THESIS BY COMPILATION FAQ

IS THERE A PREFERRED FORMAT FOR THESES AT CRAWFORD?

No. The unitary, monographic-style thesis that presents a synthesised, narrative argument is probably more common in non-statistical fields. This is primarily because many theses, particularly in the social sciences, humanities, and more qualitative disciplines, are more appropriately written as a single, coherent document that contains a sustained central argument (i.e., a thesis), than as independently published papers. Thesis by compilation, however, allows you to spend most of your writing time on getting published (i.e., submitting, revising, and resubmitting papers) rather than on composing a unitary thesis with a single narrative (please note that ANU rules don’t formally describe this unitary form). Having publications accepted by the end of your PhD can be important if you're seeking an academic career.

DO I AND MY PANEL NEED TO AGREE ON DOING A THESIS BY COMPILATION?

Yes. Some panels will want their students always to do a thesis by compilation, some will want their students always to write a unitary thesis, and others will go either way, depending on what the panel thinks best suits the project. It is essential that you and your supervisory panel discuss and agree upon the format of your thesis in the first six months or so of your candidature. You should already have an idea of the kind thesis your panel would want you to write before you start your PhD, i.e., you should have checked this out before getting here. If, however, you end up disagreeing on what format would be best, or if you really would prefer to write one style of thesis over another, then you might need to seek another panel. You must do this early on: you cannot leave it until two years into your candidature.

IS THERE A STANDARD TEMPLATE FOR A THESIS BY COMPILATION AT CRAWFORD?

No, there is no 'one-size-fits-all' approach to thesis by compilation. The best thesis by compilation format for you will depend on both the area you’re in, and the detailed nature of your particular thesis, so you must seek detailed guidance from your supervisory panel and not assume that what another Crawford candidate did is OK or best for you.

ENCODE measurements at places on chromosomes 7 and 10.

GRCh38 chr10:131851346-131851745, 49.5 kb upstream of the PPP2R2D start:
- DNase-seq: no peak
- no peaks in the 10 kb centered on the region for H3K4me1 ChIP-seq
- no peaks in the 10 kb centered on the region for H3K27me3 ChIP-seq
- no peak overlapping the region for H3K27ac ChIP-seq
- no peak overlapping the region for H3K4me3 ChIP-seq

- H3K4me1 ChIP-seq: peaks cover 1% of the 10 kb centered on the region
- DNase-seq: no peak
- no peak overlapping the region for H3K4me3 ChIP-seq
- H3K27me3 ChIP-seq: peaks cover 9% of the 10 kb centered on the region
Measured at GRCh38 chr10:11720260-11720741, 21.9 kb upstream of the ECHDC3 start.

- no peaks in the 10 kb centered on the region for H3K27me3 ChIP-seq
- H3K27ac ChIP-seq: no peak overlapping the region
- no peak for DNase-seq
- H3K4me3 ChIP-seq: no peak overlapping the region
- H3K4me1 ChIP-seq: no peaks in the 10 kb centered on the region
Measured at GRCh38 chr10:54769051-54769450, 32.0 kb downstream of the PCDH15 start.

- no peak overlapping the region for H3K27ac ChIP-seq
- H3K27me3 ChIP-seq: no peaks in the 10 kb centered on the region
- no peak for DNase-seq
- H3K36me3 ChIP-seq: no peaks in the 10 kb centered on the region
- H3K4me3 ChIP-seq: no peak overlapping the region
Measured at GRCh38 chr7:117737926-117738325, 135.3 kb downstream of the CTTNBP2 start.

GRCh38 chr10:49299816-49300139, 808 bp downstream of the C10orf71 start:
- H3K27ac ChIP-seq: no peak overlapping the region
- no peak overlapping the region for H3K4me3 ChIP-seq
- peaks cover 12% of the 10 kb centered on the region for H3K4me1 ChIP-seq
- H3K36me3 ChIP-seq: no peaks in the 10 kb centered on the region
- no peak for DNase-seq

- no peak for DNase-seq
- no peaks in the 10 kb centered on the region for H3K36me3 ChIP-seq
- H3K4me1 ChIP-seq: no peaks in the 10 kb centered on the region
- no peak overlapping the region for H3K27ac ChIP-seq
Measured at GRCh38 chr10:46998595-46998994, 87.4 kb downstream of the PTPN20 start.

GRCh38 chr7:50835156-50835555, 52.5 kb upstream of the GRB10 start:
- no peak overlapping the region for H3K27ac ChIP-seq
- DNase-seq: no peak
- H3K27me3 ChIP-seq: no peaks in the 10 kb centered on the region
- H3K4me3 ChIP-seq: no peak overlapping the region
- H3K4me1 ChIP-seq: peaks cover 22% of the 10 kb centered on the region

WHAT IF MY PAPERS AREN'T ACCEPTED IN TIME FOR SUBMISSION?

Getting papers published takes time and effort for drafting, submitting, resubmitting, etc. This runs risks of key chapters not being published or accepted in time, and thus holding back the thesis submission. If a key paper is rejected by a journal, your panel may (or may not) advise doing more work on that (or another) chapter, either of which could delay submission by a few months. If you’re unlucky enough to have several rejections of your submitted papers, you may have to revert to a unitary thesis, so you may need to keep a unitary thesis in mind as a 'Plan B'.

WHY DO I HAVE TO APPLY FOR APPROVAL BY THE DELEGATED AUTHORITY FOR SUBMISSION OF A THESIS BY COMPILATION?

It is a requirement of the ANU that your decision to submit a thesis by compilation is approved by the Delegated Authority (in Crawford's case, the HDR Director, see section 16, TbC Procedure). The approval process ensures that you have received important, discipline-specific guidance on the appropriate quantity and quality of papers for submission as a thesis and essentially means, 'Crawford agrees you have a sensible-looking plan for submitting a thesis that mainly comprises published papers'. This in no way constitutes approval to submit now. You must seek approval to submit a thesis by compilation at least 12 months prior to submission, and no later than 6 months prior to submission.